199. Editorial Note

President Nixon, Secretary of State Rogers, and National Security Assistant Kissinger met in the Oval Office of the White House at 12:30 p.m. on November 24, 1971, to discuss developments in South Asia in light of the expanding conflict in East Pakistan. Rogers began the conversation by denying that there was any difference in perspective on South Asia between the White House and the Department of State and offering his assessment of how the United States should respond to the crisis. “First, it seems to me we should engage in the maximum diplomatic efforts to do everything we can to caution restraint on both sides at the highest level always so that everyone can look at the record and see that we have done everything that we can diplomatically. Secondly, I think that our relations with Yahya are good and should continue to be good and we should continue to keep very close to him. Three, I donʼt think we should try to mastermind a political solution. I never thought so. I donʼt think it is possible and I think he [Yahya] is coming to the conclusion that something has to be done politically.” Rogers went on: “He is going to have to do it on his own.” He added: “I think he is going to be forced to do something, either that or he is going to get out. There is the possibility that he will turn over to Bhutto, which would not be a good development…. I think the thing we have to face up to, and not make any decisions so this is not to ask you to decide anything, but I think, I want to express my view that I think it is probably going to get worse. I donʼt see any solution for—so I think our principal objective should be to do what we can to prevent fighting from breaking out.”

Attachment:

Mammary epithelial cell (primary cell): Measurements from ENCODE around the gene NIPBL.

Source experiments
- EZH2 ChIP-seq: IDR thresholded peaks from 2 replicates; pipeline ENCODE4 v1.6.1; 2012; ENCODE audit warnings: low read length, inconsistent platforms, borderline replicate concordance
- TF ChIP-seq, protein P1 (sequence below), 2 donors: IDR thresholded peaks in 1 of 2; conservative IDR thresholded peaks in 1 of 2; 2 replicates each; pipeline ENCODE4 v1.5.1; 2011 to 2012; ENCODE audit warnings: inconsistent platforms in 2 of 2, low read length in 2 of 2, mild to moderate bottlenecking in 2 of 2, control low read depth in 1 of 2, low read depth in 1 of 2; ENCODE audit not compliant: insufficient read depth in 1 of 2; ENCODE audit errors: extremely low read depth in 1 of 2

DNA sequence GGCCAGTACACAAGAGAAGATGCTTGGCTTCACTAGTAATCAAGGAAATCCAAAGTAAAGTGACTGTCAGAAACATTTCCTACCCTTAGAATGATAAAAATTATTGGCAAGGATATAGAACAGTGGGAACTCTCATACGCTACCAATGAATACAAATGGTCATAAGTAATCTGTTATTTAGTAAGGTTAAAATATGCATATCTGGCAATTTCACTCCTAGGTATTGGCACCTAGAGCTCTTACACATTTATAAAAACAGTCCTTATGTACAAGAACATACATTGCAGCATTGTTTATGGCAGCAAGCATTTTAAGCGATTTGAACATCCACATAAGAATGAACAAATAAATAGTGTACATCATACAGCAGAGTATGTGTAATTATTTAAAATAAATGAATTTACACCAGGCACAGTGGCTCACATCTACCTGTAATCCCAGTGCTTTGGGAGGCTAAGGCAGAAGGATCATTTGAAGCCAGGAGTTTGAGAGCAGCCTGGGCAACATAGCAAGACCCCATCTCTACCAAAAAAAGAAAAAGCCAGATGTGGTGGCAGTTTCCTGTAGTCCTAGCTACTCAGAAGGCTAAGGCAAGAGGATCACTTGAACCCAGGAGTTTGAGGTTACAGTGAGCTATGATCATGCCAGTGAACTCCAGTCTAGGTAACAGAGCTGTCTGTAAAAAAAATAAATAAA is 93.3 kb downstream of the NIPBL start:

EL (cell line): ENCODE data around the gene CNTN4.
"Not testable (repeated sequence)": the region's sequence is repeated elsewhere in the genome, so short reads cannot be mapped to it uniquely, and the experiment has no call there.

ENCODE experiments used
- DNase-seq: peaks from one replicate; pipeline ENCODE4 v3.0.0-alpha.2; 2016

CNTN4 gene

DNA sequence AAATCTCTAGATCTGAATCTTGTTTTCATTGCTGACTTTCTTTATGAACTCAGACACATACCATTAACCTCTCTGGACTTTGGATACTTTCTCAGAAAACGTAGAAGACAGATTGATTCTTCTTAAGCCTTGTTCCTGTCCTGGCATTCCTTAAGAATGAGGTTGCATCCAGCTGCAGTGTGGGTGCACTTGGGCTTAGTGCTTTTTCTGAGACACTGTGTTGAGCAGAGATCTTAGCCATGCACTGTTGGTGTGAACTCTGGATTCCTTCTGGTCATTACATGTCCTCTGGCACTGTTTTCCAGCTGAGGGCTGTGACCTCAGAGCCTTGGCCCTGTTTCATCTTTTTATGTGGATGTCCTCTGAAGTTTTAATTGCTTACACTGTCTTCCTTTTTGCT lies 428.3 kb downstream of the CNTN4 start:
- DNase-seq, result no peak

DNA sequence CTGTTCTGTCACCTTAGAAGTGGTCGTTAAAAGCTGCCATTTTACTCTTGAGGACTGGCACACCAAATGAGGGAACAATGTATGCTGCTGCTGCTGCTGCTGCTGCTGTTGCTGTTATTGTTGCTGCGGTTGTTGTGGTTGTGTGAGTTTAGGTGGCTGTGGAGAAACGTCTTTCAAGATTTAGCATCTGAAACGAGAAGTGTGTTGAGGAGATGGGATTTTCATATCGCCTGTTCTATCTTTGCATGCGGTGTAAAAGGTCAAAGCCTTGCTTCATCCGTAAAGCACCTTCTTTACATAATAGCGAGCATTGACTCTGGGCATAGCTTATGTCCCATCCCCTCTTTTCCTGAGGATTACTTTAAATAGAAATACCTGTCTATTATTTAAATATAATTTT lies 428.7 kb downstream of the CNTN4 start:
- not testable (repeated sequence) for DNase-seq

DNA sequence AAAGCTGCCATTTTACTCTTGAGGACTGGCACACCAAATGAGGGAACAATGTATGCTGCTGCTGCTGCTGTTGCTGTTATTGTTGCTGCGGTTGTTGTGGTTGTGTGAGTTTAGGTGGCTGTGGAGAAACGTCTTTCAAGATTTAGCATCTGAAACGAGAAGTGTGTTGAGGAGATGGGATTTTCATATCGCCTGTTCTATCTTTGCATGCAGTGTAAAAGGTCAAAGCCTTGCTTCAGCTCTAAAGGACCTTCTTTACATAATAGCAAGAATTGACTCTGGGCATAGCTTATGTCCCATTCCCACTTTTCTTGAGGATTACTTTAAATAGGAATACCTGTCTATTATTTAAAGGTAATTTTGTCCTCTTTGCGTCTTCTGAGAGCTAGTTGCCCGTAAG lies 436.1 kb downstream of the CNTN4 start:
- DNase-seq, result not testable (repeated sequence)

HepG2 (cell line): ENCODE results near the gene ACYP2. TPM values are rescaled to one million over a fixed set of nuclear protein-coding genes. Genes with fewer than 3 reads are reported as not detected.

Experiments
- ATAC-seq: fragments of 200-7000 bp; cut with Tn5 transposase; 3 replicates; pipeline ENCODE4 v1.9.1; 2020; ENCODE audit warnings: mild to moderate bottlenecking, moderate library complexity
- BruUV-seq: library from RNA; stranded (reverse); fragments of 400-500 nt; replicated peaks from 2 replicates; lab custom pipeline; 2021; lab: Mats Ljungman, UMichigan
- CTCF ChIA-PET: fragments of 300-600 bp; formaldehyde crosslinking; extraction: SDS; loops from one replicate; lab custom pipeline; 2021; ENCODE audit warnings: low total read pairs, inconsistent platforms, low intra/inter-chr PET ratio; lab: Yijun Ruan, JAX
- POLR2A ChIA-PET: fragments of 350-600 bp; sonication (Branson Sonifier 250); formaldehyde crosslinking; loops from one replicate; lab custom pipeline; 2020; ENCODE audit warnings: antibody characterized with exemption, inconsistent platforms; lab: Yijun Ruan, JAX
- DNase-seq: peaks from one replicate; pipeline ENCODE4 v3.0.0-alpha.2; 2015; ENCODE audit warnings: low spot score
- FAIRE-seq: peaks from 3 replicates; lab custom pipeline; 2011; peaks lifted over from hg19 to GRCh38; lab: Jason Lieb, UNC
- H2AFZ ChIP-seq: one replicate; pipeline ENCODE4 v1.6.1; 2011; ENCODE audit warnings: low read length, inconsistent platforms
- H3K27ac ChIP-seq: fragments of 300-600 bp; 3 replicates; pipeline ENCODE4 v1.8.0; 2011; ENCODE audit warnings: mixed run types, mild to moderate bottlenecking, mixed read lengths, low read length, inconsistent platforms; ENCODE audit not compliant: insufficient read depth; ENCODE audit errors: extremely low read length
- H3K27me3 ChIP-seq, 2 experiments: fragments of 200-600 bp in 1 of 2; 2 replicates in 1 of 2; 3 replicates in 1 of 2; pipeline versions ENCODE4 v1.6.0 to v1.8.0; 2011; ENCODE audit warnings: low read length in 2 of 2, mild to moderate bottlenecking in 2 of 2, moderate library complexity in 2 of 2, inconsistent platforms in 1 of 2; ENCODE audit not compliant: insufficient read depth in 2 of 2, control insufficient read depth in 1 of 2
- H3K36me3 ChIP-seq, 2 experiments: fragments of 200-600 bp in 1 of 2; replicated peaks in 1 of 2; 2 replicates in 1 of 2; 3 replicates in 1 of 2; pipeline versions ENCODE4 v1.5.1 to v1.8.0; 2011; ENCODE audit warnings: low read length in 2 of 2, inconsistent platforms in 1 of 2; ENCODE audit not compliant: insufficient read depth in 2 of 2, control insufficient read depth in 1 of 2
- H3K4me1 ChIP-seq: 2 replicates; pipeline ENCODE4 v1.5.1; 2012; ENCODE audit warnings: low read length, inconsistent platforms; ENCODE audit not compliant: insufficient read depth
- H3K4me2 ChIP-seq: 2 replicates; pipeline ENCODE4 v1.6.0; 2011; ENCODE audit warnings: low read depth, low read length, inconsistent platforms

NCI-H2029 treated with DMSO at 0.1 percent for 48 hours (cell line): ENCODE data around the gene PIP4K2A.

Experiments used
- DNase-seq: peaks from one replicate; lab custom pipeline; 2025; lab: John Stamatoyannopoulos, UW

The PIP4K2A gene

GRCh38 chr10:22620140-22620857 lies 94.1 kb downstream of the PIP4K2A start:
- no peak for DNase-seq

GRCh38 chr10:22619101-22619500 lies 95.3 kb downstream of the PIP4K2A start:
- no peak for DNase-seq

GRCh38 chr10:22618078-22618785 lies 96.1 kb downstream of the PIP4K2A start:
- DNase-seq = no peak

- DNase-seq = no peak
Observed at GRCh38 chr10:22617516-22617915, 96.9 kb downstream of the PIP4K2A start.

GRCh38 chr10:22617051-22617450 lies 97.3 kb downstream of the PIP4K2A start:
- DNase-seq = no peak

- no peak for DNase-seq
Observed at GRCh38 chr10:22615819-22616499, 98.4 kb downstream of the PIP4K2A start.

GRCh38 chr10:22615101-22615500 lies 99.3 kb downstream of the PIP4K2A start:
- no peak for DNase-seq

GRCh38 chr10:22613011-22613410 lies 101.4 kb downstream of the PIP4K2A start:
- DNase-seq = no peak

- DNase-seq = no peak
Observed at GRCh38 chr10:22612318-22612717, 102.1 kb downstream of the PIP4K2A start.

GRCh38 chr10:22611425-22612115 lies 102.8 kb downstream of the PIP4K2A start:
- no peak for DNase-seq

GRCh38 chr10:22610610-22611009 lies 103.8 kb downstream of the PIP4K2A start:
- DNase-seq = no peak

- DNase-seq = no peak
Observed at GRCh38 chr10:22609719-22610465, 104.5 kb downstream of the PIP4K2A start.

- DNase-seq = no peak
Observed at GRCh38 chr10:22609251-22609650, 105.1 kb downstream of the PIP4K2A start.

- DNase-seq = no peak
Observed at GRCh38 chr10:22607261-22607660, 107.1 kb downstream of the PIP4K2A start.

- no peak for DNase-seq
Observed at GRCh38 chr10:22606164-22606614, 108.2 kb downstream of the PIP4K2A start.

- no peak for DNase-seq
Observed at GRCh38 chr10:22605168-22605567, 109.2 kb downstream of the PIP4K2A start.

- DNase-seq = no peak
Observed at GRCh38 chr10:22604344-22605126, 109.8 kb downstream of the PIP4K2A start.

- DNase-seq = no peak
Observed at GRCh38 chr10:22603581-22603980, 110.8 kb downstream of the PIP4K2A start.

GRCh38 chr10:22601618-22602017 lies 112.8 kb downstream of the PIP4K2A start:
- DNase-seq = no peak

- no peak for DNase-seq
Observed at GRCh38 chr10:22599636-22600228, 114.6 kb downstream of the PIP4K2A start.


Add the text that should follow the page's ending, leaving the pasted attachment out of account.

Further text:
Nixon referred to news reports on the fighting in East Pakistan and asked if the Indians were still denying that they had divisions fighting there. Rogers responded that they were denying it and that while they did not have divisions involved, India was in East Pakistan in brigade strength. Kissinger noted that the Indian brigades were supported by artillery, air, and armor. Rogers concluded that India would “get more involved” in the fighting in East Pakistan and that Pakistanʼs position would progressively deteriorate. “I think we have to face the fact that Yahyaʼs position militarily is extremely weak. Heʼs got 60–80 thousand men in East Pakistan.” Nixon interjected: “Heʼll be demolished there.” Rogers pointed to the logistical problems confronted by Pakistan. “It is a 2500 mile flight” to resupply the troops in East Pakistan. “The logistics, you know, are impossible…. My own judgment is that probably it will get worse, and probably we will have to face up to the fact that it will get worse.” He added: “Our ability to affect the course of events is quite limited.” Rogers noted that he had instructed Department of State officials to delay processing export licenses to [Page 556] India and not to make any commitments on economic assistance to India. But he felt that these were effectively symbolic gestures that would not serve to deter India: “The leverage we have on India is very minimal. If we take some action against them, which you might decide to do, it would be symbolic rather than substantive.”